PROTECT ACCESS TO REPRODUCTIVE HEALTH SERVICES IN NEVADA
WHILE, the state of Nevada has long protected reproductive freedom in this state and has reaffirmed that unwavering commitment as other states have taken steps to restrict reproductive freedoms and the right of individuals to make decisions regarding their health and well-being to attack; and
WHILE, Nevada Revised Statute Section 442,250 codified the right to abortion. This right was further protected in 1990 when Nevada voters reaffirmed this state’s commitment to reproductive health protection by passing Question 7, shielding NRS Section 442,250 from repeal without a direct popular vote. In 2019, Nevada reaffirmed its commitment to reproductive freedom by passing Senate Bill 179, the Trust Nevada Women Act, which decriminalized medical abortions and removed outdated informed consent laws and other barriers to accessing reproductive health care in this state.
WHILE, on June 24, 2022, the United States Supreme Court ruled: Dobbs v. Jackson Women’s Health, abandoning nearly 50 years of precedent and taking away the constitutional right to abortion. In response, other states have passed laws that may have the intent to impose civil or criminal liability or professional penalties on health care professionals who provide reproductive health care services, and individuals seeking to obtain or assist others in obtaining them, as permitted by Nevada laws.
WHILE, Nevada is committed to protecting reproductive freedom for anyone seeking access to reproductive health care in this state. Healthcare professionals who lawfully provide services, and individuals who lawfully seek or assist others in seeking reproductive health services, must be protected from legal liability under, and professional penalties issued under, the laws of other states when those services be legal in Nevada and meet the standards of professional practice under the laws and regulations of that state.
NOW, SO, by the authority conferred on me as governor by the Constitution and laws of the State of Nevada and the laws of the United States, it is hereby ordered as follows:
|1.||No assistance from executive departments: Except as required by the order of a court of competent jurisdiction, no department executive office, employee, appointee, officer, or other person acting on behalf of an executive department office may provide information or promote time, money, facilities, property, equipment, personnel or other resources of an investigation or proceeding initiated in or by another state that seeks to impose civil or criminal liability or professional sanction on any person or entity for:|
|A.||providing, obtaining or receiving, or any inquiry related to, reproductive health care services that are legal in this state; or|
|b.||any assistance to any person or entity related to the provision, acquisition, receipt of, or any research of reproductive health care services that are legal in this state.|
|This limitation does not apply to investigations or proceedings where conduct subject to possible liability under the investigation or proceeding initiated in or by the other state would be subject to civil or criminal liability or professional sanctions under the laws of the state of Nevada if committed in this state. Notwithstanding the general prohibition in this section, agencies and persons acting on their behalf may provide information or assistance in connection with any such investigation or proceeding in response to the written request of any person who is the subject of such investigation or proceeding. .|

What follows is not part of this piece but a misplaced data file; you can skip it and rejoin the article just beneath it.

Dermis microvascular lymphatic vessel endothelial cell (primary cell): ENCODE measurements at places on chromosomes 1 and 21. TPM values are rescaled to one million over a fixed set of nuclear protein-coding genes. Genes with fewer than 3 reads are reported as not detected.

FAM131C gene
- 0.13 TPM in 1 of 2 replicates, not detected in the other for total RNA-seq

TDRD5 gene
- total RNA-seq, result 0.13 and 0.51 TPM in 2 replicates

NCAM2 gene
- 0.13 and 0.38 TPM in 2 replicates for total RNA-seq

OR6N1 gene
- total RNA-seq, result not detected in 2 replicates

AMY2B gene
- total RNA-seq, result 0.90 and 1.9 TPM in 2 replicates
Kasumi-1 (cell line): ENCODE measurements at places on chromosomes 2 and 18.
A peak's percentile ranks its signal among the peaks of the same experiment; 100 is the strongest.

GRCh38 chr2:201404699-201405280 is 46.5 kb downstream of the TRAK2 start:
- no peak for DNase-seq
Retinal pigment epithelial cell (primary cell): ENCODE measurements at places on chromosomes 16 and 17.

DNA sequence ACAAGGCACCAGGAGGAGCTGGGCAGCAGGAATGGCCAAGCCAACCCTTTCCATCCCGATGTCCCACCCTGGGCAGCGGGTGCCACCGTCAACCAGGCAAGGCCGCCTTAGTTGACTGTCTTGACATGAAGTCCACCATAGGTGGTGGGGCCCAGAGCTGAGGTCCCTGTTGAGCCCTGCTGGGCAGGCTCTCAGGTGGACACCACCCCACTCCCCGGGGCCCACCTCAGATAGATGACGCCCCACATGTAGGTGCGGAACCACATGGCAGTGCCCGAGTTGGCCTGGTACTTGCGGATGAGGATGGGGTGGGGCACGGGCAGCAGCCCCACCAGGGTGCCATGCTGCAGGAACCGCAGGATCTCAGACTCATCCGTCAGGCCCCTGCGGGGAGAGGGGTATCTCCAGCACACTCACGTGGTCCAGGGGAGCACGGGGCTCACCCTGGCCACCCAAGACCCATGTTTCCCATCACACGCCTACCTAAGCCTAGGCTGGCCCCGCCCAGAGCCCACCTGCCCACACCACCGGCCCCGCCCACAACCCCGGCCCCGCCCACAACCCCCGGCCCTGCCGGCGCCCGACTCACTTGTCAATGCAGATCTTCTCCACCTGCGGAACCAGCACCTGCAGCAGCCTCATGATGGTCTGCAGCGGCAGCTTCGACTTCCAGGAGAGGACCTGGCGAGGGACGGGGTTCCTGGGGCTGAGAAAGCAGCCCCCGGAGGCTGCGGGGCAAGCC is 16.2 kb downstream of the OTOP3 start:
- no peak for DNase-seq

|2.||Protecting Healthcare and Other Professionals Licensed in the State of Nevada: The Medical Examiners Board, the Nevada State Board of Nursing, the Pharmacy Board, and any other council or committee that oversees reproductive health care professionals are charged with implementing policies that ensure that no one is disqualified from licensing or subject to Disciplinary action by a board or commission in Nevada for providing or assisting in the provision of reproductive health care services or as a result of any judgment, discipline, or other sanction threatened or imposed under the laws of another state, so long as the services rendered would be lawful and in accordance with standards of good professional practice in the state of Nevada. Nevada recognizes that people from other states will seek reproductive health services in this state, and so councils are encouraged to consider reciprocity among professionals who provide reproductive health services in other states to assist in the provision of services in this state.|
|3.||Unavailability of Interstate Extradition: Notwithstanding the provisions of NRS 179.181, the Office of the Governor shall deny any request received from the executive authority of another State to issue an order for the arrest or surrender of a person accused of a criminal offense of a law of that other State in which the alleged violation includes providing or receiving or assisting with reproductive health care, unless the acts forming the basis for prosecuting the offense charged would also constitute a criminal offense under the laws of the State of Nevada . In accordance with the requirements of NRS 179.181, this limitation does not apply where the person subject to the request for arrest or surrender was physically present in the Requesting State at the time of the commission of the alleged offense and thereafter fled from that state.|
|4.||definitions: For the purposes of this Decision, “reproductive health care” includes any medical, surgical, counseling or referral services related to the human reproductive system, including but not limited to services related to pregnancy, contraception, termination of pregnancy or any procedure or care performed by a licensed medical professional is deemed fit based on a patient’s wishes and in accordance with the laws of that state.|